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Carrots, corn, and caring

The early morning fog is just starting to lift, but Frank Cuff and Karol Phillips are already hard at work snipping Swiss chard and plucking cherry tomatoes. The two are among a group of St. Michael’s parishioners who, from May to October, diligently tended a community garden located outside St. Francis Xavier Church in Winthrop.

“For me, it was being able to get out and do something after the year of COVID, to be able to get out and do something positive and just something that made a contribution,” says Karol.

“Working outside, working with my hands and being able to contribute back to the community was really what drove me,” says Frank.

The garden was started by Father Arokiasamy Santhiyagu, HGN, who served as a parochial vicar at St. Michael Parish from 2015-2020, but this spring, it took on new life. Looking for projects that would tie into the Catholic Climate Covenant and the principles of Pope Francis’ Laudato Sí, the idea for an expanded community garden took root.

“That was our vision at the beginning of the year — to kind of have a program through the seasons to help us care for our common home and get folks involved in the community,” says Frank.

Before planting, the parishioners found out which vegetables would be most useful to area food pantries and which would grow best in Maine.

“We actually did some soil testing to see nutrient levels and Ph levels so that it would fit with what we planted. We’ve kept everything very organic,” says Frank. “We’ve used natural pest control, compost, and natural fertilizers.”

The parishioners ended up choosing a variety of fruits and vegetables, such as beans, beets, broccoli, cabbage, cantaloupe, carrots, corn, cucumbers, kale, lettuce, onions, peas, tomatoes, zucchini and, thanks to Vacation Bible School participants, watermelon.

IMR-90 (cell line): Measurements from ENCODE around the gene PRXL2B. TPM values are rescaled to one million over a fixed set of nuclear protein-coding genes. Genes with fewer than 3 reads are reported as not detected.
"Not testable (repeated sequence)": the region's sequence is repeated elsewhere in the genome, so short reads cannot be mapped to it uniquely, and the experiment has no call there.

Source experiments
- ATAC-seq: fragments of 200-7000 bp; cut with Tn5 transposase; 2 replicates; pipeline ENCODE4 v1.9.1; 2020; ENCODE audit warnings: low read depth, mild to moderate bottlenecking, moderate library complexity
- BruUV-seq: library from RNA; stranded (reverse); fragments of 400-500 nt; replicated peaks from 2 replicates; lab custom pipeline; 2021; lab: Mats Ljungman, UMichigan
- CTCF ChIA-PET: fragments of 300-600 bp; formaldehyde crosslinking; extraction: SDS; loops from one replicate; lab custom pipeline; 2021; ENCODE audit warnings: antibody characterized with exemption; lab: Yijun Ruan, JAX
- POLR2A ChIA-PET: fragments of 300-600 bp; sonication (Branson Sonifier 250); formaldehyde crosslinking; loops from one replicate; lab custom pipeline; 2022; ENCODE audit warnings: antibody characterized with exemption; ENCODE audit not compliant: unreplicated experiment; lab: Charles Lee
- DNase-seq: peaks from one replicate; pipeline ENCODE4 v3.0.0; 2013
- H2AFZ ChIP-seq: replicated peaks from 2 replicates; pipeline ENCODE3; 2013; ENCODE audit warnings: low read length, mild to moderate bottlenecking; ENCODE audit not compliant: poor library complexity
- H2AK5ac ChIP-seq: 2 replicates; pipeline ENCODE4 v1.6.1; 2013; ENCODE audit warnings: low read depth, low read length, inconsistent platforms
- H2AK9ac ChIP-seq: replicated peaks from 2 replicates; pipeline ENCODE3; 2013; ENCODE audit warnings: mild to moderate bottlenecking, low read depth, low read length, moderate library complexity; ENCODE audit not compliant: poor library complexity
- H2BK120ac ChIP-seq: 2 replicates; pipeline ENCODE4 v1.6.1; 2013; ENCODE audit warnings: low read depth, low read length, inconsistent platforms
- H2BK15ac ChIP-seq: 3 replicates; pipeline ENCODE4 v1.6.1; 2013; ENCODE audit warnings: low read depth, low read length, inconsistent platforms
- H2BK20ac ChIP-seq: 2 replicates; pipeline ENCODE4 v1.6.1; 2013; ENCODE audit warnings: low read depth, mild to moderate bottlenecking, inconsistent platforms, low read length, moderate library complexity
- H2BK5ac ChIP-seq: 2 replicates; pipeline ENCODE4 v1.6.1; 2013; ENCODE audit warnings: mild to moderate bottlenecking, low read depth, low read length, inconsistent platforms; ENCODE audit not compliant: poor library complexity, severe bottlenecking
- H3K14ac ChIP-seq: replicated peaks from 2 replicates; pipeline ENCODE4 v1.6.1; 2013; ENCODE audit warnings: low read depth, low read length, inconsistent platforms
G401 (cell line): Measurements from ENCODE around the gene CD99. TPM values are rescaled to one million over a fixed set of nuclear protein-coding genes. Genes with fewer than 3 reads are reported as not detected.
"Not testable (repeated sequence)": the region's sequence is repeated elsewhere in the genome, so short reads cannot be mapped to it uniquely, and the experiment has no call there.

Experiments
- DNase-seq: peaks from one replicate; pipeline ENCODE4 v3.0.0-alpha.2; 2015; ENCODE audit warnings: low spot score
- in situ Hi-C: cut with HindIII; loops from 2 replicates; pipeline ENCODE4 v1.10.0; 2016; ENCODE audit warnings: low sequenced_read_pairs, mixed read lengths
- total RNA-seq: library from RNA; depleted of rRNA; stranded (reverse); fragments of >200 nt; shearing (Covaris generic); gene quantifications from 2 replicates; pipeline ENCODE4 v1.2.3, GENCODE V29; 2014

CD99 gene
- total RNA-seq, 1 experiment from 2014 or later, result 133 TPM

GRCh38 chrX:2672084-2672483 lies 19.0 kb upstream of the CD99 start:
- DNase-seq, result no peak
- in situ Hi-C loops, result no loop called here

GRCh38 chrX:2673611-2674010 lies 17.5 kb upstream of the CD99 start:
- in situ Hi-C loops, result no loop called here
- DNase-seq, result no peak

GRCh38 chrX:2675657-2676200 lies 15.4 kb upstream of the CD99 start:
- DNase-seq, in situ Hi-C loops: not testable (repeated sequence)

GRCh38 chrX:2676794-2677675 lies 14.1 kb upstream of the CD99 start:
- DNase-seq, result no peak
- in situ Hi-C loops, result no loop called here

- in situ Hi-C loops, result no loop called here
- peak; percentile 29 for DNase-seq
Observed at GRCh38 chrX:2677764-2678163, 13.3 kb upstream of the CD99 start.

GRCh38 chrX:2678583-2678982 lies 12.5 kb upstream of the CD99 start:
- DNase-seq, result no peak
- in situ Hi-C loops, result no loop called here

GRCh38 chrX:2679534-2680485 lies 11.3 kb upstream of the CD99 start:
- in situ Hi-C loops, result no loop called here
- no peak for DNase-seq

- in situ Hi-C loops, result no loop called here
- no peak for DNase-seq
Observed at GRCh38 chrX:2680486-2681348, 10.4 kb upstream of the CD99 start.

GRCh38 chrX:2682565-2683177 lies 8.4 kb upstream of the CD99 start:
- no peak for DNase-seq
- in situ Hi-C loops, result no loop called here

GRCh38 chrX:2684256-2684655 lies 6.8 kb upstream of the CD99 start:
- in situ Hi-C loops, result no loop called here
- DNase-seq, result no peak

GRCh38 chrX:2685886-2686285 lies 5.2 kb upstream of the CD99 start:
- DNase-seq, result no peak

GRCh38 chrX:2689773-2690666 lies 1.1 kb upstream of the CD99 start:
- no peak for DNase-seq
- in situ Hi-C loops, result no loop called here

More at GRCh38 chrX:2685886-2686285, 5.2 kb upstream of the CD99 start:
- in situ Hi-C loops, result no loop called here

“They planted seeds and seedlings, and they helped during the week that they were there, so that was great,” says Frank.

The results were impressive. The 2,000-square-foot garden produced nearly 800 pounds of vegetables.

“Look at this chard, it’s beautiful, and the kale is awesome, and the tomatoes,” says Duane Phillips, Karol’s husband, who mans the washing station. “We used to count the tomatoes, and I stopped. I got to 500, and I had to stop,”

“This project has turned out really amazing,” says Karol.

Nearly everything harvested was donated to the Chrysalis Food Pantry in Gardiner and the Winthrop Food Pantry, which together serve nearly 200 families every month.

"We greatly appreciated those food donations," says Bev Bernald-LaPlante from Chrysalis Place. "The produce was wonderful."

"The fresh vegetables just mean the world to us," says JoEllen Cottrell, executive director of the Winthrop Food Pantry. "Obviously, we have a lot of canned goods, and to be able to give our people fresh produce is quite a treat.”

JoEllen says fresh produce is especially appreciated because of its nutritional value and because it can be expensive to buy.

“A lot of people don’t necessarily have access to it — if they’re elderly, if they’re living in an apartment or a condo and they don’t have either the ability to garden for themselves or the space to do it,” she says.

Along with Karol, Duane, and Frank, parishioners actively involved in the garden include Joseph Kus, who was especially helpful in preparing the land and putting up fencing, Delores Burgess, Gina and Peter Czerwinski, and Travis Peaslee.  Some, like Karol, Duane, and Frank, were frequent visitors.

“We live less than 10 minutes away, so we can pop in and do work whenever it’s convenient and when the weather permits,” says Karol.

“It’s a natural fit,” says Duane. “It’s a church project, and I help out at a food pantry anyway, as does Karol.”

“I have always enjoyed that kind of work and if I can do it and make a difference to an issue that I think is really important, then that is why I wanted to get involved,” says Frank. “Hunger is an issue that has always been on my mind. It’s something that I think we need to continually address.”